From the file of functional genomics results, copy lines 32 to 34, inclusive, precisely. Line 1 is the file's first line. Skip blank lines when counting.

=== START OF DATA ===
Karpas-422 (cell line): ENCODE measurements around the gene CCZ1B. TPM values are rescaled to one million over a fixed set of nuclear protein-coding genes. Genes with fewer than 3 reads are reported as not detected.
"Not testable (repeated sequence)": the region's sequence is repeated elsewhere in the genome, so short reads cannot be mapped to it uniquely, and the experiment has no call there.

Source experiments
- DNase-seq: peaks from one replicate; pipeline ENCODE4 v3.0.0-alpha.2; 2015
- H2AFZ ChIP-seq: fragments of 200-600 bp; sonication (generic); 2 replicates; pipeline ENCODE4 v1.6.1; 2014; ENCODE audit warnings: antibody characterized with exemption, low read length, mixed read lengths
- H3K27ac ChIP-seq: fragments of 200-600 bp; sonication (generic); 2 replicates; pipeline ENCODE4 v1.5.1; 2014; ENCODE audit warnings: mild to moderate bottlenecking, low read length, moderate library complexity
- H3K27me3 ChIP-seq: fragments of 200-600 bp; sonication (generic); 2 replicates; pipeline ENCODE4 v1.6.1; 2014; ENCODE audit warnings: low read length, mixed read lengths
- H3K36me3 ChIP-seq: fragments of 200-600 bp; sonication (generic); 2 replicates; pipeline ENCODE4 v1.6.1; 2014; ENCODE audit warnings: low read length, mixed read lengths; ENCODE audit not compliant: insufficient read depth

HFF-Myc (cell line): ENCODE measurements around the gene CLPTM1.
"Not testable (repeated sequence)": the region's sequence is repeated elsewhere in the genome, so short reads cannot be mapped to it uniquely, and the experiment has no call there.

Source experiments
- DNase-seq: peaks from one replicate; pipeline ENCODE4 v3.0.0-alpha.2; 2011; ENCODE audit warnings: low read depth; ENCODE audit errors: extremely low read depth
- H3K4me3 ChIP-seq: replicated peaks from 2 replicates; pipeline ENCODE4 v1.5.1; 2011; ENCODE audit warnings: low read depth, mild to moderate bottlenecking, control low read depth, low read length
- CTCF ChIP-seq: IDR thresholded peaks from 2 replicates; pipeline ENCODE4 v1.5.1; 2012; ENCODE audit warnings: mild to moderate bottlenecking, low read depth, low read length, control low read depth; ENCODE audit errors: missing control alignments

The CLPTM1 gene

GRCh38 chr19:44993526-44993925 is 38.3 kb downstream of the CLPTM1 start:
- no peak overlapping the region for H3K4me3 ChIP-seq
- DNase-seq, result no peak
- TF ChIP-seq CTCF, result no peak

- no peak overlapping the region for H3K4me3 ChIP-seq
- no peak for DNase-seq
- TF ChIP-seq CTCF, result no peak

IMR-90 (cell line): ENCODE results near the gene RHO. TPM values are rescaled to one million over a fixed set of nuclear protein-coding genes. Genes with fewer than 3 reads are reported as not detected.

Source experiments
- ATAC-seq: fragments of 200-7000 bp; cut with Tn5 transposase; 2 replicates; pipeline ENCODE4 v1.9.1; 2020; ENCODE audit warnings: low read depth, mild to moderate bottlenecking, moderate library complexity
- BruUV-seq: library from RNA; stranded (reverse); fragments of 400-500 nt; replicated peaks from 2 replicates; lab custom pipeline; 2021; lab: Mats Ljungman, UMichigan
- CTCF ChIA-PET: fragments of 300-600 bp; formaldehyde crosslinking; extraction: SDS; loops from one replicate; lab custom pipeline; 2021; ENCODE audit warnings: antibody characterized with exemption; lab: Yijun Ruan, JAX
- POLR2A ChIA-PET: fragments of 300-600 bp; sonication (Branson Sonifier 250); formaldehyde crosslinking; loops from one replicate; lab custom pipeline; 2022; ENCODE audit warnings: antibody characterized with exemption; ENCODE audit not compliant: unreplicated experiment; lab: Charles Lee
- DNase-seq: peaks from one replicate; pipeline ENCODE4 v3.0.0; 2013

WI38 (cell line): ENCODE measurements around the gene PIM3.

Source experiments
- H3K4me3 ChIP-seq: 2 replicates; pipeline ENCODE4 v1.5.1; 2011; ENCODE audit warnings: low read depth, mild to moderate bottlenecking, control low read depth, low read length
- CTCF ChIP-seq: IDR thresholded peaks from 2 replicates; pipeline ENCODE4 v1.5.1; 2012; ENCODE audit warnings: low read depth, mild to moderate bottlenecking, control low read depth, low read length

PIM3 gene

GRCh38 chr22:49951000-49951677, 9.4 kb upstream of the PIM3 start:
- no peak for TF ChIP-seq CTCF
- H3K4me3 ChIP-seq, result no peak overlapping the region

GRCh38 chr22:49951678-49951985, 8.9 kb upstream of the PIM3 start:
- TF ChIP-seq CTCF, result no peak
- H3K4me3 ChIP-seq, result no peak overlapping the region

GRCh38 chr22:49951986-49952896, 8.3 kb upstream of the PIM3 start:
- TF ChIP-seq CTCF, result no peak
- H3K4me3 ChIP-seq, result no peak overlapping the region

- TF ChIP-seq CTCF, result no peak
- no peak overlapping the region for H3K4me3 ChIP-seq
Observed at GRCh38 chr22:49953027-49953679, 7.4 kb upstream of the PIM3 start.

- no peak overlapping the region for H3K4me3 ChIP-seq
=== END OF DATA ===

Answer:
- H3K4me3 ChIP-seq: 2 replicates; pipeline ENCODE4 v1.5.1; 2011; ENCODE audit warnings: low read depth, mild to moderate bottlenecking, control low read depth, low read length
- CTCF ChIP-seq: IDR thresholded peaks from 2 replicates; pipeline ENCODE4 v1.5.1; 2012; ENCODE audit warnings: low read depth, mild to moderate bottlenecking, control low read depth, low read length

PIM3 gene